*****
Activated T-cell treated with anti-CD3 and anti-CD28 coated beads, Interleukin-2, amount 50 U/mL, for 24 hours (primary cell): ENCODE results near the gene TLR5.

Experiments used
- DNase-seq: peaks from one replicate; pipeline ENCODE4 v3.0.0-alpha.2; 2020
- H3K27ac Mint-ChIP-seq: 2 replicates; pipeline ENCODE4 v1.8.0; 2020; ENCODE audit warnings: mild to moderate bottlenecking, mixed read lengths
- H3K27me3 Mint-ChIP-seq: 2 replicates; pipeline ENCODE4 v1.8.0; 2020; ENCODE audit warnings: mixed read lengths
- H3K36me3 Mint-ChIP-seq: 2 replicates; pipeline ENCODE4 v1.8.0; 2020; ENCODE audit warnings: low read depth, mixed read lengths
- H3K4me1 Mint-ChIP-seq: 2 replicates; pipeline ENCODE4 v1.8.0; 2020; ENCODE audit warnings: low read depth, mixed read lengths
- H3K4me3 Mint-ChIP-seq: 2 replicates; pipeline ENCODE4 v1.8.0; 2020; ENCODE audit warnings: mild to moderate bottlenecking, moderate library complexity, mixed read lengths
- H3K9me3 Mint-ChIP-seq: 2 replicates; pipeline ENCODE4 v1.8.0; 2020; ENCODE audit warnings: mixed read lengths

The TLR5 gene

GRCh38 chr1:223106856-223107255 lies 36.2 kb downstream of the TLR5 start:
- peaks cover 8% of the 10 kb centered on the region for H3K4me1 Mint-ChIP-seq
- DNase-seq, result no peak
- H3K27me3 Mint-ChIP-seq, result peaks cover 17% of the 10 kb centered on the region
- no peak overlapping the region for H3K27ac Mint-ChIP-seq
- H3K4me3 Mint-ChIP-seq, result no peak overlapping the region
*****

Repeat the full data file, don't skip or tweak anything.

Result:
Activated T-cell treated with anti-CD3 and anti-CD28 coated beads, Interleukin-2, amount 50 U/mL, for 24 hours (primary cell): ENCODE results near the gene TLR5.

Experiments used
- DNase-seq: peaks from one replicate; pipeline ENCODE4 v3.0.0-alpha.2; 2020
- H3K27ac Mint-ChIP-seq: 2 replicates; pipeline ENCODE4 v1.8.0; 2020; ENCODE audit warnings: mild to moderate bottlenecking, mixed read lengths
- H3K27me3 Mint-ChIP-seq: 2 replicates; pipeline ENCODE4 v1.8.0; 2020; ENCODE audit warnings: mixed read lengths
- H3K36me3 Mint-ChIP-seq: 2 replicates; pipeline ENCODE4 v1.8.0; 2020; ENCODE audit warnings: low read depth, mixed read lengths
- H3K4me1 Mint-ChIP-seq: 2 replicates; pipeline ENCODE4 v1.8.0; 2020; ENCODE audit warnings: low read depth, mixed read lengths
- H3K4me3 Mint-ChIP-seq: 2 replicates; pipeline ENCODE4 v1.8.0; 2020; ENCODE audit warnings: mild to moderate bottlenecking, moderate library complexity, mixed read lengths
- H3K9me3 Mint-ChIP-seq: 2 replicates; pipeline ENCODE4 v1.8.0; 2020; ENCODE audit warnings: mixed read lengths

The TLR5 gene

GRCh38 chr1:223106856-223107255 lies 36.2 kb downstream of the TLR5 start:
- peaks cover 8% of the 10 kb centered on the region for H3K4me1 Mint-ChIP-seq
- DNase-seq, result no peak
- H3K27me3 Mint-ChIP-seq, result peaks cover 17% of the 10 kb centered on the region
- no peak overlapping the region for H3K27ac Mint-ChIP-seq
- H3K4me3 Mint-ChIP-seq, result no peak overlapping the region